Friday, September 14, 2012


A customer came into the bookstore this week and asked for VERY specific books: books about girls playing hockey. I told her I didn't think we had any. I suggested books about other sports... but she shot them down because they were "boy books." I told her there weren't many books where girls are the main characters playing the sports (sad but true). We at the bookstore have to keep in only what sells. The rest goes! So that's that. She told me that it's her job to work with children and get them to read and her current client is a reluctant reader. She plays hockey so she wants a book about a character who does that.

This is my thinking: who would you want to read about a character who does the same activity that you do? What about some variety? I mean, adults should think of it this way: if you're an accountant would you want to read about a character who is an accountant? I suggested to the customer that she try Roald Dahl or some quirky books. She wasn't interested. She asked for biography books - So I said there's a new one about a soccer player. She said that the girl doesn't play soccer. I didn't comment.

I asked her if she'd ever tried graphic novels. I pointed to the new table we made with a plethora of graphic novels - both fiction and nonfiction. We have some great titles on the table. She said, "Graphic novels are for the bathroom." Ugh! I wanted to scream! I quietly responded with, "I have to disagree." We got into a discussion about this but there was no changing the customer's mind. She said, "I have a degree in this (I think she said a masters at some point) and I"m hired to get children to read." I said that I know and that graphic novels are great tools to get children to read. She said they were awful because the provide the pictures for the reader and therefore children won't be able to be imaginative. She thinks when children read they should imagine the images in their head.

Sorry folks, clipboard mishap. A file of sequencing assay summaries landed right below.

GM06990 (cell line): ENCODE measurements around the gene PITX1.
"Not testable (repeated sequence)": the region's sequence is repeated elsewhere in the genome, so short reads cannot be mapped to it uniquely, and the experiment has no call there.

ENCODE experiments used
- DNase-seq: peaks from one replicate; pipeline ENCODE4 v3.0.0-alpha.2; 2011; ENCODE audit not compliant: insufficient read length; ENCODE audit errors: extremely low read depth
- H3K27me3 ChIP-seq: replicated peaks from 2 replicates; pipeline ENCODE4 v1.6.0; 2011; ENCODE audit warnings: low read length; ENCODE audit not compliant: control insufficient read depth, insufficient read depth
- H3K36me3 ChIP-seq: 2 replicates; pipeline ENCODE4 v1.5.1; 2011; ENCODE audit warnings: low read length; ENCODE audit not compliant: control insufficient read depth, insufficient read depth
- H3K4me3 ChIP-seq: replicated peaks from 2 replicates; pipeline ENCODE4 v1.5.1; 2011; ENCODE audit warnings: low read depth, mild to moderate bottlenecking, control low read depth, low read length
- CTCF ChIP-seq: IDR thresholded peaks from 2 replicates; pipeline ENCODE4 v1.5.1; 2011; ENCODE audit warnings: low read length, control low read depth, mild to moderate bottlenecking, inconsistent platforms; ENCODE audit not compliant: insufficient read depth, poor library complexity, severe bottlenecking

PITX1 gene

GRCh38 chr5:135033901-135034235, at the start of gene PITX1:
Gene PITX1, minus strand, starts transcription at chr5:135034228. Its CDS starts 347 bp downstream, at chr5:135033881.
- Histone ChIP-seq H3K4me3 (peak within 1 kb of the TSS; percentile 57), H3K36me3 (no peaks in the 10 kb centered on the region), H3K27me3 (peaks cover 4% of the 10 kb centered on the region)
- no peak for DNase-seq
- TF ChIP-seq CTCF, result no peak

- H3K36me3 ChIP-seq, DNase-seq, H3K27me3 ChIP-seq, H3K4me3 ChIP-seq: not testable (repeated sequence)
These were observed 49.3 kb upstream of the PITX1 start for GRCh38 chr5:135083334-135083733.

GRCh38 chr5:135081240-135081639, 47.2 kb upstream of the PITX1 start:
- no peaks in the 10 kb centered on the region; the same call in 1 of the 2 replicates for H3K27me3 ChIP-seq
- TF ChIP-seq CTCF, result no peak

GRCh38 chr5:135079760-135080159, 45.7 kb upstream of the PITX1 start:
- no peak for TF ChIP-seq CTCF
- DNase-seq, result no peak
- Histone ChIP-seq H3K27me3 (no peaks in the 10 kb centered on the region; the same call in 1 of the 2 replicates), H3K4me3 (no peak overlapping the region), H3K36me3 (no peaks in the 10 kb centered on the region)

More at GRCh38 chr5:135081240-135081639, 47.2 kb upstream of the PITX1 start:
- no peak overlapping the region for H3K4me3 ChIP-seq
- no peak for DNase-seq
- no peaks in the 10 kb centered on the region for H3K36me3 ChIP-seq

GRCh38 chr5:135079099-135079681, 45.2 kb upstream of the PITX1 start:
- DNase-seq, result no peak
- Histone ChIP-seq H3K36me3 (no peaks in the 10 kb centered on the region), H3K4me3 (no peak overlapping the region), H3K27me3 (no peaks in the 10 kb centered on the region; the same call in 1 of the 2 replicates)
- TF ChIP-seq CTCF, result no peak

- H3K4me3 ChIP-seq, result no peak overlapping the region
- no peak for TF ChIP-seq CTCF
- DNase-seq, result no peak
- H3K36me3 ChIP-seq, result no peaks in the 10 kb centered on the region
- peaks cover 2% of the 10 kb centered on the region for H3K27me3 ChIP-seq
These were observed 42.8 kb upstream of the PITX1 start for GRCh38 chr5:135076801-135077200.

OKAY. Here's the deal with graphic novels and the readers who I think read them... or at least people like me! There are people who are highly creative and have images floating around in their heads ALL OF THE TIME. They do not need any extra help with images. Therefore there is no harm what so ever  in adding images to text. Believe me, people like me probably need a little break from all of the floating images! Secondly, when you read a graphic novel you are doing two things at once and using both sides of your brain. In a way it's more difficult than reading plain text. You read the text and then you must digest the image. When I look at the images I appreciate the various perspectives and uses of colors, etc. Books like these can give kids a new appreciation for art. The third thing is that the nonfiction titles can educate in a new and different way.

So... this woman is DEAD WRONG! It makes me sad that people like her are so stubborn and are hired to educate children.


  1. Okay, so obviously the woman should have gone to to find this specific type of book.
    I'm amazed that you represent bookstores.
    How about stepping off of your high horse for one second? I realize that this woman was rude and difficult to please. But have you ever taught students with special needs? No.
    The lady had a student who expressed an interest in reading! Some people don't like reading, or they just need to dip that first toe in before they fall in love. This girl expressed an interest in reading SOMETHING, and this woman was kind and dedicated enough to go out on her own time and dollar to find that special thing for this student.